American photographer, director and musician, John Cohen who died on September 16 2019, was also a friend of the Q’eros, the last incas of Peru. The Almayuda Foundation, which supported the artist, is committed to this community.

John Cohen has travelled from university to the Altiplano of Peru, taking in New York and its counterculture along the way, and is a multitalented artist: a folk musician and a member of the New Lost City Ramblers, he is also a filmmaker and was the photographer of the Beat Generation.

John Cohen completed his studies at Yale University (USA) in 1957 with a thesis that looked at weaving in Andean communities in Peru. To write it, he spent six months living in the high plateaux of the Andes alongside the Q’eros, often regarded as the last guardians of Inca traditions. And he returned time and time again, always with his camera slung over his shoulder and his Nagra recorder in hand.

His works raised awareness of Q’ero culture, as well as the challenges that this 2,000-strong community of people face to survive and ensure the continuation their traditions and culture.

In 2011, Cohen was invited to Résidence [43.5]. While he was there as an artist in residence, with sponsorship from the ALMAYUDA FOUNDATION, the director of La Non-Maison, Michèle Cohen, organised an off-site exhibition in Paris, in which he presented his photographs of the Beat Generation, evidence in black and white of an era in which he too played an active part on the music scene in the Village in New York, where he and Bob Dylan moved in the same circles.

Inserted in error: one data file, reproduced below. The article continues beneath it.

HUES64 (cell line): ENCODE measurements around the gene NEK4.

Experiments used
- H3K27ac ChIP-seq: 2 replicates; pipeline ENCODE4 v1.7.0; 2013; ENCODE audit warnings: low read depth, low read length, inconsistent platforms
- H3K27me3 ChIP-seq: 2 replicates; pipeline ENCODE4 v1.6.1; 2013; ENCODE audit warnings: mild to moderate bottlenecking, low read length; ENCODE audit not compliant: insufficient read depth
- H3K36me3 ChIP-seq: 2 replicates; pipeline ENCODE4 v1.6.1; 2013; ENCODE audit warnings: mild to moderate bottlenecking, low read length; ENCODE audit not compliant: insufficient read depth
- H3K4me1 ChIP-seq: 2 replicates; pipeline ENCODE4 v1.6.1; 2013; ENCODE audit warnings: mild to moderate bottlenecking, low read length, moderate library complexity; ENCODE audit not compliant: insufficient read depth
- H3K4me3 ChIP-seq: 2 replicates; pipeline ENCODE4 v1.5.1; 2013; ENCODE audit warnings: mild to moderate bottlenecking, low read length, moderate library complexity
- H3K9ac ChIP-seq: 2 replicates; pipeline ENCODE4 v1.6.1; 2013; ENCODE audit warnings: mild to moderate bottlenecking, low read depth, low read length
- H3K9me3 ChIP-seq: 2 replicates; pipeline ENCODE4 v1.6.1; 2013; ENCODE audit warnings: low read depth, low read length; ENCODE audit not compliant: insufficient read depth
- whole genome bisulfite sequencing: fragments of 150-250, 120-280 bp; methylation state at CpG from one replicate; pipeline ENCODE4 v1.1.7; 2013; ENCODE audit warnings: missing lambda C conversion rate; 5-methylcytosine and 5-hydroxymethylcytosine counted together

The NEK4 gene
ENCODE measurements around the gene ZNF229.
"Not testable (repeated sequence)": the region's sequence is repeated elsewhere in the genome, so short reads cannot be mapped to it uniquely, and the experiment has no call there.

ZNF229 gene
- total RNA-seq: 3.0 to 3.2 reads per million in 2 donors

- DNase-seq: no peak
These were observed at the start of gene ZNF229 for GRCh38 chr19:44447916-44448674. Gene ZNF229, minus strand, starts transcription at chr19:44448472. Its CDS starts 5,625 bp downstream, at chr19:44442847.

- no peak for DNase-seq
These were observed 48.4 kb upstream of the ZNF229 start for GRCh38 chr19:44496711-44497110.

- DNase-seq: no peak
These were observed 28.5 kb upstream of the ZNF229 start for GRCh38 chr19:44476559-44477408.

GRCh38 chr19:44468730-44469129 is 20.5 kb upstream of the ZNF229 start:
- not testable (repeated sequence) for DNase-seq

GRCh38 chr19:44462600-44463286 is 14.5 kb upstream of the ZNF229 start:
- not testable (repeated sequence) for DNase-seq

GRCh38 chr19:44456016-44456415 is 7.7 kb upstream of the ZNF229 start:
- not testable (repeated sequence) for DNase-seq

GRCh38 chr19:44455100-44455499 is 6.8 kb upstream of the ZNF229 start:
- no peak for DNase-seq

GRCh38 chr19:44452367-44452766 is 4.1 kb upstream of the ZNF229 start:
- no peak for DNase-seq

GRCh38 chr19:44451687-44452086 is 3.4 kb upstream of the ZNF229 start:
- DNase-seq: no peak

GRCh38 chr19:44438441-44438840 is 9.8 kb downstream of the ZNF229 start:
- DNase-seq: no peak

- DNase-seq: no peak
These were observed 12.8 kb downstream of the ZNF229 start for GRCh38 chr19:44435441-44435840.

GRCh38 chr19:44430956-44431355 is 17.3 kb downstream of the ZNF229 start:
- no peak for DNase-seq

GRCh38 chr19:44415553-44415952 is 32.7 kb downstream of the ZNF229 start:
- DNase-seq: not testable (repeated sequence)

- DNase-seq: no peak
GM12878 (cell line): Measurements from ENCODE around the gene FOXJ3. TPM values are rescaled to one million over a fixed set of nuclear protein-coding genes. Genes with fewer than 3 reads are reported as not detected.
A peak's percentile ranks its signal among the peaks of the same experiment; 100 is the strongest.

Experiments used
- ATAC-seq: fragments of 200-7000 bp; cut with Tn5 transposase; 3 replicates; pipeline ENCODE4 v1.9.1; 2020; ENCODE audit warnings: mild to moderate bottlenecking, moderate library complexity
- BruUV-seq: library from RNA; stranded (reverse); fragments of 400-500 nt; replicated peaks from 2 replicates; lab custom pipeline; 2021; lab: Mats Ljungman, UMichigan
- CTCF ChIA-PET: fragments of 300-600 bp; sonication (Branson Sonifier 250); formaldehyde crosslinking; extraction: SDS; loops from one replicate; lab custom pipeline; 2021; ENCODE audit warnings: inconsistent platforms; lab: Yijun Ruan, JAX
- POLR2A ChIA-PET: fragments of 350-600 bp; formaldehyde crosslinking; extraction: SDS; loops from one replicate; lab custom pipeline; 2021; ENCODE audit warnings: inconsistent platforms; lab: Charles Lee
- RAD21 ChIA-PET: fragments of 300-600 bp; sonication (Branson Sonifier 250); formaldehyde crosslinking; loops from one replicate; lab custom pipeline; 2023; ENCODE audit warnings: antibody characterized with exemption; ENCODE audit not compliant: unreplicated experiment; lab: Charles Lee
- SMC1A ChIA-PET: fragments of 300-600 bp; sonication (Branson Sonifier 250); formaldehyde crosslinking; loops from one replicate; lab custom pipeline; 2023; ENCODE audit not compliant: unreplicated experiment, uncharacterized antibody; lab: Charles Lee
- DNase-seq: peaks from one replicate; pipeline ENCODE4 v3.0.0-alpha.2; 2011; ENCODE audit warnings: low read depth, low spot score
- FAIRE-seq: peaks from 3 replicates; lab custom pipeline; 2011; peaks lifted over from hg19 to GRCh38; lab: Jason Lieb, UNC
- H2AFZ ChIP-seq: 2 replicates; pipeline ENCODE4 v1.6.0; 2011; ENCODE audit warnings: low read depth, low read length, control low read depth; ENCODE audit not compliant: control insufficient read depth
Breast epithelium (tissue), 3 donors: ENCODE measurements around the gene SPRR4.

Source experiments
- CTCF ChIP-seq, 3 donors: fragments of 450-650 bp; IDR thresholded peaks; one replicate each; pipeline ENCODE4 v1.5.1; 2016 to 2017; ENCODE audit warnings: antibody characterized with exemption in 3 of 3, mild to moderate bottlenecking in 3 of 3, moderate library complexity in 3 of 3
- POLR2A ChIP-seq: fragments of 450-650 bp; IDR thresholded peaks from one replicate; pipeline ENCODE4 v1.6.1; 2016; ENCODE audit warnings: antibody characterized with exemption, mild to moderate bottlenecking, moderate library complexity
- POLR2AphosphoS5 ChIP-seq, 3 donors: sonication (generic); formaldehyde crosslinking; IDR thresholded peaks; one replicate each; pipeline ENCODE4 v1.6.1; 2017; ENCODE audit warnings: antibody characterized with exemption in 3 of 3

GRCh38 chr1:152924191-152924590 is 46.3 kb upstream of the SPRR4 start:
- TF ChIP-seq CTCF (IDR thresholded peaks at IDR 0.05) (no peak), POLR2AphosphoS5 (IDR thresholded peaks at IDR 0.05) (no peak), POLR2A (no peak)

Holly Whissler and the llamas

Another encounter emerged from Cohen’s time in Aix-en-Provence, in this case with the American ethnologist Holly Whissler, an authority on the life and culture of the Q’eros. The ALMAYUDA FOUNDATION decided at that time to establish its first initiative to support this community and gave them a number of llamas. In supplying these valuable creatures that the Q’eros use as pack animals and as a source of wool and meat, the team in charge of ALMAYUDA FOUNDATION forged a lasting relationship with the community.

He spent six months living in the high plateaux of the Andes alongside the Q’eros, often regarded as the last guardians of Inca traditions.

Later on, ALMAYUDA met Hannah Rae, the founder of the NGO Willka Yachay. Like John Cohen, Rae travelled to the Andean high plateaus for her end-of-course research. And like him, she was soon inspired by the Q’eros, as she admires the warmth, tenacity, honour, wisdom, humour and love with which they tackle the daily adversities they face.

To help the youngest Q’eros learn about their history and their rights, build a life full of meaning and develop their community, Rae has set in motion numerous projects through Willka Yachay, among them schools, a weaving co-operative and initiatives on alternative energies, cultural preservation, in particular traditional music, and food security.

Won over by the sincerity of Hannah’s commitment and by the effectiveness of her organisation, the members of ALMAYUDA agreed with Willka Yachay that the foundation would equip a library with computers. This amenity, used above all by 200 children and their families, is intended to improve the level of literacy in the community.

At the same time, Rae met Cohen in New York, and they spoke at length about the best way to preserve the ancient culture of the Q’eros. This led to the idea of conducting an ethnographic project involving interviews with the elders in the community, photographs and recordings of music and traditional ceremonies.

This approach is of special interest to the ALMAYUDA FOUNDATION because it combines an educational development project and the continuation of an ancient culture in the best possible way.

Photos DR

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